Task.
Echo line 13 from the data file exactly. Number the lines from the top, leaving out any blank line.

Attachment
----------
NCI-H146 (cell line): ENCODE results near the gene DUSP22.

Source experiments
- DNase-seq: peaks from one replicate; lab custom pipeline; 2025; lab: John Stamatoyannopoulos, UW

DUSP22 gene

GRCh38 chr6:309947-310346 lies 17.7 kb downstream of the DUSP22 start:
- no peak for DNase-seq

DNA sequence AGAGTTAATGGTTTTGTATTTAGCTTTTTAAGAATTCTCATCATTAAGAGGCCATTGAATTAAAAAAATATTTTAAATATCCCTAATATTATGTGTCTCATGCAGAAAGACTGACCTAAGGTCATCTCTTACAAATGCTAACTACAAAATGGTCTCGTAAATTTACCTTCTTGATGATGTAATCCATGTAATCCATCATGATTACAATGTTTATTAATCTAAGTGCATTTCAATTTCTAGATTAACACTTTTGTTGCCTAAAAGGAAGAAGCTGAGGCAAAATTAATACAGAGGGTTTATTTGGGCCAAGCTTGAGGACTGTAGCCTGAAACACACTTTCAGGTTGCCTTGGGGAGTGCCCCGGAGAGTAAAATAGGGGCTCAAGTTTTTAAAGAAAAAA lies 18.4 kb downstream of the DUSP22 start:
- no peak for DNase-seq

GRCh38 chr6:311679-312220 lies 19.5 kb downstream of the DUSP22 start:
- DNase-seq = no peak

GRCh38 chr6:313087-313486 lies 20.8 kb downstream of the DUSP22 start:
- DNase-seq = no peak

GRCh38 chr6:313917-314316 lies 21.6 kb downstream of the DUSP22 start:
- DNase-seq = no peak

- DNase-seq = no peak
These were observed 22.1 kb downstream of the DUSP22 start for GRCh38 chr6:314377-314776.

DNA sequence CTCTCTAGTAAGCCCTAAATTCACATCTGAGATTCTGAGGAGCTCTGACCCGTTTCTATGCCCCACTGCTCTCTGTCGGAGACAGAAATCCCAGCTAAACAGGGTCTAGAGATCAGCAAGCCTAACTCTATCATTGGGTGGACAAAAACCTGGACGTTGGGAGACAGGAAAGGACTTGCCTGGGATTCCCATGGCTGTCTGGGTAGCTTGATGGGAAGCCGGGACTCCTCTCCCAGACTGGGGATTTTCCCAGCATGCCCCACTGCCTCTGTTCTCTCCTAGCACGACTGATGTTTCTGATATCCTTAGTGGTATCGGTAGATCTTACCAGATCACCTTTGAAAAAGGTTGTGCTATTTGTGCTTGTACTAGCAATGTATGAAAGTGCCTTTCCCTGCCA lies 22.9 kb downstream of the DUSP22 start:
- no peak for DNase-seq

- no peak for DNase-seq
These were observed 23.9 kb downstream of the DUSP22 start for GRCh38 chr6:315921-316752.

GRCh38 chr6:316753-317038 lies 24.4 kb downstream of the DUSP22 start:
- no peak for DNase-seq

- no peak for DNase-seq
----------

GRCh38 chr6:313917-314316 lies 21.6 kb downstream of the DUSP22 start: